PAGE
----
The toys are mistakenly delivered to a day-care center instead of the attic right before Andy leaves for college, and it's up to Woody to convince the other toys that they weren't abandoned and to return home.
Monsters generate their city's power by scaring children, but they are terribly afraid themselves of being contaminated by children, so when one enters Monstropolis, top scarer Sulley finds his world disrupted.
A little boy named Andy loves to be in his room, playing with his toys, especially his doll named "Woody". But, what do the toys do when Andy is not with them, they come to life. Woody believes that he has life (as a toy) good. However, he must worry about Andy's family moving, and what Woody does not know is about Andy's birthday party. Woody does not realize that Andy's mother gave him an action figure known as Buzz Lightyear, who does not believe that he is a toy, and quickly becomes Andy's new favorite toy. Woody, who is now consumed with jealousy, tries to get rid of Buzz. Then, both Woody and Buzz are now lost. They must find a way to get back to Andy before he moves without them, but they will have to pass through a ruthless toy killer, Sid Phillips. Written by
John Lasseter always wanted Tom Hanks to play the character of Woody. Lasseter claimed Hanks had "the ability to take emotions and make them appealing. Even if the character is down-and-out and despicable." Early test footage, using Hanks' voice from Turner & Hooch (1989), convinced Hanks to sign on to the film. See more »
Rex combines anatomical elements of Tyrannosaurus Rex, Giganotosaurus, and other dinosaur kinds. He's a generic caricature for toy marketing, not a scientific exhibit. See more »
[playing with and mimicking the voices of his toys; holding Mr. Potato Head]
All right, everyone! This... is a stick-up. Don't anybody move! Now empty that safe!
[empties Hamm the piggy bank and coins fall out]
Ooh, hoo hoo! Money, money, money!
[has Potato Head "kiss" the money; as Bo Peep]
Stop it! Stop it, you mean old potato!
[as Potato Head]
Quiet, Bo Peep! Or your sheep get run over!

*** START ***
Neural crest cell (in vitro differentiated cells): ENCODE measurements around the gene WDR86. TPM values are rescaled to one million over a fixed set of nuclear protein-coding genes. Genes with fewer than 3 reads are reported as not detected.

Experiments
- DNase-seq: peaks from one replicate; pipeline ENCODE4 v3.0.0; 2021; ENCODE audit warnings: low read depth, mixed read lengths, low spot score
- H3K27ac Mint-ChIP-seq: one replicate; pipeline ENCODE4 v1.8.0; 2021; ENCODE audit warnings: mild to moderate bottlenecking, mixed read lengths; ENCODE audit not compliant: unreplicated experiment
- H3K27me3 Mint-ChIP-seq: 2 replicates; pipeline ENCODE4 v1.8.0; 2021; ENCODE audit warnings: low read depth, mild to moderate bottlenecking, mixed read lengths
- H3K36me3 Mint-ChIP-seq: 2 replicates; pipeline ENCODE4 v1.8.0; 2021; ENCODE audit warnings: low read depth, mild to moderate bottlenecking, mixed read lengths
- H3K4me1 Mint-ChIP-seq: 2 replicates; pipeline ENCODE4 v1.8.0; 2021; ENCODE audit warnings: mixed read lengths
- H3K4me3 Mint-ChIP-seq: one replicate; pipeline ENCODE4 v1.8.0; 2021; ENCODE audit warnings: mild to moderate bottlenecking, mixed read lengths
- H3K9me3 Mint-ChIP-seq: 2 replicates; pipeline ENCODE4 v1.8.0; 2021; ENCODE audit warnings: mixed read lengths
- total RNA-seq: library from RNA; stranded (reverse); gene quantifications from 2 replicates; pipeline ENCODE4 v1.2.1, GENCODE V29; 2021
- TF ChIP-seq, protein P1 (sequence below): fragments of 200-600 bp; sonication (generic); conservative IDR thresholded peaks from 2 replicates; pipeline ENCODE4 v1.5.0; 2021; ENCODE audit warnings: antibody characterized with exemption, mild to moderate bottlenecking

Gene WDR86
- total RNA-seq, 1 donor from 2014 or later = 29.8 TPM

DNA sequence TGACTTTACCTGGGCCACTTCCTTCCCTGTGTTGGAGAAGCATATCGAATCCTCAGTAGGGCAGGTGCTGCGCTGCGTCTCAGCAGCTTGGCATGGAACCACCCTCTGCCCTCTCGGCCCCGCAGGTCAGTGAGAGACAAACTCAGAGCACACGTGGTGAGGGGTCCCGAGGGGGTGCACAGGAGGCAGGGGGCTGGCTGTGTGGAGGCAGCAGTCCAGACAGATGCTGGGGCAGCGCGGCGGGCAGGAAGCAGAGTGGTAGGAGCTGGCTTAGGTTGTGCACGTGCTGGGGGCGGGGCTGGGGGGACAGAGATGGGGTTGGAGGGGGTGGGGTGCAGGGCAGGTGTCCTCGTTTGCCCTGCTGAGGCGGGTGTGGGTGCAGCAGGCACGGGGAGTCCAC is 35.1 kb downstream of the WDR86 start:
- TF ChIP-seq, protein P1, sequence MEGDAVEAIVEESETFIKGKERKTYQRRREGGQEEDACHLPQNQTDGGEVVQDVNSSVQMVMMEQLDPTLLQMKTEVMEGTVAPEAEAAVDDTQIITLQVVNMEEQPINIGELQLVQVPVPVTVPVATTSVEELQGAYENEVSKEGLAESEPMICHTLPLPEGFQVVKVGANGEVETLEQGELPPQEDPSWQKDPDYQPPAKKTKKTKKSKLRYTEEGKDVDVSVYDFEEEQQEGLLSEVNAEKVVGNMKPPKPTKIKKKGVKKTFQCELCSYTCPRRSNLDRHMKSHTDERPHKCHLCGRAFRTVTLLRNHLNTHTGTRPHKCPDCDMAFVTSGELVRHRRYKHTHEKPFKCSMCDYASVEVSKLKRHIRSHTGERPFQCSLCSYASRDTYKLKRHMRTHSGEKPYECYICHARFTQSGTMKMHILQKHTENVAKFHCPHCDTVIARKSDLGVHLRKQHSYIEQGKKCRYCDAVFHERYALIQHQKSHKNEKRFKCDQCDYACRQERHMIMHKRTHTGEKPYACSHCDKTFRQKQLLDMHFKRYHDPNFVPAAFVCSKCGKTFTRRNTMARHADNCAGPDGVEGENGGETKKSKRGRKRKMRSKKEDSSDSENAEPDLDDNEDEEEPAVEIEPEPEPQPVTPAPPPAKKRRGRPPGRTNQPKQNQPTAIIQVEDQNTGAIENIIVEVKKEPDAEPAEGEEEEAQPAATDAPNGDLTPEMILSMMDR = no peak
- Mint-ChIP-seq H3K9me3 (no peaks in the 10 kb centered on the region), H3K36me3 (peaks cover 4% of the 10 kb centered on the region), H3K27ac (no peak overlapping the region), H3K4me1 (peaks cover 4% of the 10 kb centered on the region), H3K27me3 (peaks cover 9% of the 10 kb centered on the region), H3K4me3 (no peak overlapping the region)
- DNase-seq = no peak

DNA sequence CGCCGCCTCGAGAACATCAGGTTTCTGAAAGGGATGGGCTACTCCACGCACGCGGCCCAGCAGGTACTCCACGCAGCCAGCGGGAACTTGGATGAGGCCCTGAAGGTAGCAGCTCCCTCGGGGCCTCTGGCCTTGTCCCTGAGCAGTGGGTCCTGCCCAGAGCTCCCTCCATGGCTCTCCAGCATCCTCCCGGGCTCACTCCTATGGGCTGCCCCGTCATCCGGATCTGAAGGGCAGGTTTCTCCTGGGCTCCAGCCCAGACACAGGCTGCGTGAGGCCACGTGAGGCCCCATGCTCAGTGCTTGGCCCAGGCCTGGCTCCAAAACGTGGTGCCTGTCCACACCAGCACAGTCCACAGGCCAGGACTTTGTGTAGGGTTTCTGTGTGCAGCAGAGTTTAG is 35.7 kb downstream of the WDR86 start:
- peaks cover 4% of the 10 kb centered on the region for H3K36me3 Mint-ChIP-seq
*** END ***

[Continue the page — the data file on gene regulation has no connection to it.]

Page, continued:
[as the sheep, on a toy car track]
Help! Baaa! Help us!
[...] See more »
This is the first Pixar film to feature the "Production Babies" section, which lists babies born to the crew members during production. This would become a trademark in the following years, in films like A Bug's Life (1998), Toy Story 2 (1999), Monsters, Inc. (2001) and Finding Nemo (2003). See more »
I am a big fan of the animated movies coming from the Pixar Studios. They are always looking for the newest technological possibilities to use in their movies, creating movies that are more than just worth a watch, even when they were made a decade ago.
The movie is about toys that come to life when their owner is asleep or not in the same room. When the young boy's birthday is coming up, all the toys are nervous. They don't want to be ignored when the new one arrives. Woody the cowboy is their "leader" because he's the most popular one of them all. He's the only one that hasn't got to be afraid, but than a new favorite arrives ... Buzz Lightyear. He hates him and tries everything possible to get rid of him, but as the time passes by they learn to appreciate each other...
When you see Toy Story, you may think that the different human like characters (Woody the cowboy for instance) aren't always as perfect as we are used to see in todays animated movies. Perhaps that's true, but if you keep in mind that all this was done in 1995, when computers weren't yet as strong and the technology for creating such movies was almost unknown, than you can only have a lot of respect for what the creators did. I loved the story and liked the animations a lot. I give it an 8.5/10.
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